Inverting 'If' Statements in Clojure

How about a little code golf?

September 2, 2021

Consider the following if/else statement, which is valid Go syntax:

func main() {
	n := rand.Intn(50)
	if 10 >= n && n > 20 {
		fmt.Println("n is between 10 and 19")
	} else {
		fmt.Println("n is out of bounds")
	}
}

Let's suppose you wanted to invert the if statement and reverse the ordering of the fmt.Println calls. What would the steps be? What would the refactored code look like?

As for the steps, well, in order to invert everything about that conditional logic you might do something like this:

  1. Change the logical 'and' to an 'or': && -> ||
  2. Reverse the directions of the greater-than symbols: > -> <
  3. Move the equals sign from the first operator to the last. (I'm willing to bet you forot this step, or wondered if it was correct...)

Here's the finished refactoring:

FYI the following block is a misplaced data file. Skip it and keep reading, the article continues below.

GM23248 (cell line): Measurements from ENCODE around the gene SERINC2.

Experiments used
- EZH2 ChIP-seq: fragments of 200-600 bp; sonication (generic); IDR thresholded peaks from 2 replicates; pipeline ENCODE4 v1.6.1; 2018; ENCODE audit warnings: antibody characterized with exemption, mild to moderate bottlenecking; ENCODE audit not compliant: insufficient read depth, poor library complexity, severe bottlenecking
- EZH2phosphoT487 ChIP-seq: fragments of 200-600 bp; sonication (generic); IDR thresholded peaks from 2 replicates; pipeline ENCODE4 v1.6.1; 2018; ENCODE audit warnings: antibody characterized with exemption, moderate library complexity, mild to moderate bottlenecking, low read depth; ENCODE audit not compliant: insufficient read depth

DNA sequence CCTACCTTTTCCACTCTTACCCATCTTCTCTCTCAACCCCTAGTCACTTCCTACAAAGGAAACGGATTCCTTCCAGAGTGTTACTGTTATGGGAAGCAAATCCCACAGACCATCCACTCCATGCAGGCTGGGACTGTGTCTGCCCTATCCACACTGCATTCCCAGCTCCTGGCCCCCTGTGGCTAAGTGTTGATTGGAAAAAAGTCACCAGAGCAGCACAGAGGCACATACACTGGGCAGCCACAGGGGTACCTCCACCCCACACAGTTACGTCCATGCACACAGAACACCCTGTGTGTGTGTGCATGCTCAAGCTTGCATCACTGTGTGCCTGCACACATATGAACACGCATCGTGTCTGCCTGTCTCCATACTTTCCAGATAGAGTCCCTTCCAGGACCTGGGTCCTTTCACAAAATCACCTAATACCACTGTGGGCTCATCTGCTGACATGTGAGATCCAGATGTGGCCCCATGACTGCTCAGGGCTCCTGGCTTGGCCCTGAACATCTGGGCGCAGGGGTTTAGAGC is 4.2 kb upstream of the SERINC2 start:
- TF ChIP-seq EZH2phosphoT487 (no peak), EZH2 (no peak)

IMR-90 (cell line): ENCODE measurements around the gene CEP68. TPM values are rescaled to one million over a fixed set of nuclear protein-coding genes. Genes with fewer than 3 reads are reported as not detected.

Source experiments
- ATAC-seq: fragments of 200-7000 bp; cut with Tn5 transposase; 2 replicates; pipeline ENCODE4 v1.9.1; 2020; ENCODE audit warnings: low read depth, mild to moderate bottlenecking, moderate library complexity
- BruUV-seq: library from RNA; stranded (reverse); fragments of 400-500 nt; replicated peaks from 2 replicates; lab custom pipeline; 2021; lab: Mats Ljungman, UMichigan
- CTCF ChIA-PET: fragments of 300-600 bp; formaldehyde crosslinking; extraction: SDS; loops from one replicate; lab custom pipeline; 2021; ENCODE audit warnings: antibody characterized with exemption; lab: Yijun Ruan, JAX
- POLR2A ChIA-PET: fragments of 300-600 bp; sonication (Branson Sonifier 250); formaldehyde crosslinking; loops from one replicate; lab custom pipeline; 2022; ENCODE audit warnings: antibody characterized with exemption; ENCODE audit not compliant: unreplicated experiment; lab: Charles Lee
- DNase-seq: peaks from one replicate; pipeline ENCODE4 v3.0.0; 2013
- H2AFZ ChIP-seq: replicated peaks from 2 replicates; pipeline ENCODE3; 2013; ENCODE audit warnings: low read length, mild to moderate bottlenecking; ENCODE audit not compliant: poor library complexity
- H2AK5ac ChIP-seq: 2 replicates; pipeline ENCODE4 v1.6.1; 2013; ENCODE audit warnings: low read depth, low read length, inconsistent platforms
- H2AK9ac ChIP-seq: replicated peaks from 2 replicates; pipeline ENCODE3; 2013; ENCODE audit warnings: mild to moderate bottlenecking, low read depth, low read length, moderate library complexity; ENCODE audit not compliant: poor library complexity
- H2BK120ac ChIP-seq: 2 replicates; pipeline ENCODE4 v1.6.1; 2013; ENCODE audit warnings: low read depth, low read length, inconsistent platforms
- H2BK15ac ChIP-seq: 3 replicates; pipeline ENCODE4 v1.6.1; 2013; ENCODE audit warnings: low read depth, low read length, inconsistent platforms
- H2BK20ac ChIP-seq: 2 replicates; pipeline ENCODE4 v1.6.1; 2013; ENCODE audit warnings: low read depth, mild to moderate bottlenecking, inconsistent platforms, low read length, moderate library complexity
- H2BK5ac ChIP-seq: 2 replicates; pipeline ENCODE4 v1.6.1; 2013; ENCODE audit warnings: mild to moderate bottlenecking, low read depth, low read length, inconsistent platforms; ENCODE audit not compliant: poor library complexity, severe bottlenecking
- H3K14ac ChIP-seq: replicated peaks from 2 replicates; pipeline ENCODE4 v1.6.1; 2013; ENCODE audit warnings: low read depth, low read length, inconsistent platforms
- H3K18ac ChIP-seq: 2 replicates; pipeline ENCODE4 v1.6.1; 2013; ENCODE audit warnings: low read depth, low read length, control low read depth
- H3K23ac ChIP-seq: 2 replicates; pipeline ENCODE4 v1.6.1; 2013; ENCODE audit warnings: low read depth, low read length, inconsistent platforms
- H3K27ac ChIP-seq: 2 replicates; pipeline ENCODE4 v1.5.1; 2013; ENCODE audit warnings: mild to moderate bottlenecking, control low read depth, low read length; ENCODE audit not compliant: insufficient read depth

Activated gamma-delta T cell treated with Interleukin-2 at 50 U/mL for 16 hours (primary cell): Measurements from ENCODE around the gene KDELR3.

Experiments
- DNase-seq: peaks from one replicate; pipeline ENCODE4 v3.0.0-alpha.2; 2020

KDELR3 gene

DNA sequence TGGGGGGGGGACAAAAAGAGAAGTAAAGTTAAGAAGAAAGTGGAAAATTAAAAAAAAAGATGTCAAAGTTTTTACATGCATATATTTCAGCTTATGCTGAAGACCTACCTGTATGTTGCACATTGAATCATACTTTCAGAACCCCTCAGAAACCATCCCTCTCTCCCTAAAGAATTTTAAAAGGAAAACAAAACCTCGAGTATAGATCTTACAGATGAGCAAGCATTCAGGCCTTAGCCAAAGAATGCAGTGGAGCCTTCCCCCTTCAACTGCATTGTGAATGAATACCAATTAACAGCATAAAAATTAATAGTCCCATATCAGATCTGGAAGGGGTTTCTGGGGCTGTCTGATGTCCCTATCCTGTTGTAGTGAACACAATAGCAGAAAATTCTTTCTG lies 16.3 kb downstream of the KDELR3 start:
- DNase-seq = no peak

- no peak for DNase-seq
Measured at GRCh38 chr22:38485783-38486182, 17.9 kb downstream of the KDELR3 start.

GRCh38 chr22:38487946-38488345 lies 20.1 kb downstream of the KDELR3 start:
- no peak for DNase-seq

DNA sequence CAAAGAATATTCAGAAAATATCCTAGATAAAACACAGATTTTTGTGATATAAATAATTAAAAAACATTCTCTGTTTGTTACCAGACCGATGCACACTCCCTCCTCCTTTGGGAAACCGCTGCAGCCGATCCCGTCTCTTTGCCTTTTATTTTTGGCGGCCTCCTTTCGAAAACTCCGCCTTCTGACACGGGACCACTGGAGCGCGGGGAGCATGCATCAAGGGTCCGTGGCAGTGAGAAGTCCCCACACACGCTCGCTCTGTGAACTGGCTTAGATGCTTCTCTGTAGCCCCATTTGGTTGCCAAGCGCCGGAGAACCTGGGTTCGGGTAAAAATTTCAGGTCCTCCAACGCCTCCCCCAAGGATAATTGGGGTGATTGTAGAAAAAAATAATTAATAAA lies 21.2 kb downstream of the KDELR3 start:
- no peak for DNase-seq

func main() {
	n := rand.Intn(50)
	if 10 < n || n <= 20 {
		fmt.Println("n is out of bounds")
	} else {
		fmt.Println("n is between 10 and 19")
	}
}

Well, it seems like only yesterday that GoLand (the Go IDE by Jetbrains) released with the capability to invert if/else statements such as this one by executing a simple <ALT>+<ENTER> keystroke, which takes the guess-work out of such manual refactoring. (Even so, you would, of course, have a thorough test suite to prevent the introduction of a bug...)

Let's consider this same task but with Clojure code:

(if (and (>= 10 n) (> n 20))
  (println "n is between 10 and 19")
  (println "n is out of bounds"))

I recently wanted to invert such an if expression and I was initially sad that Cursive, (the clojure IDE built on top of JetBrains Intellij) didn't sport GoLand's 'if-inversion' capability. So, thinking I was clever I simply wrapped the conditional express in a (not):

(if (not (and (>= 10 n) (> n 20)))
  (println "n is out of bounds")
  (println "n is between 10 and 19"))

Of course, this same approach is possible in the Go code:

if !(10 >= n && n > 20) ...

Then I learned about the existence of Clojure's if-not form, which, in just four keystrokes, elegantly inverts what was an if expression and saves a set of parenthesis in the process!

(if-not (and (>= 10 n) (> n 20))
  (println "n is out of bounds")
  (println "n is between 10 and 19"))

There are few additional pairs of complementary functions: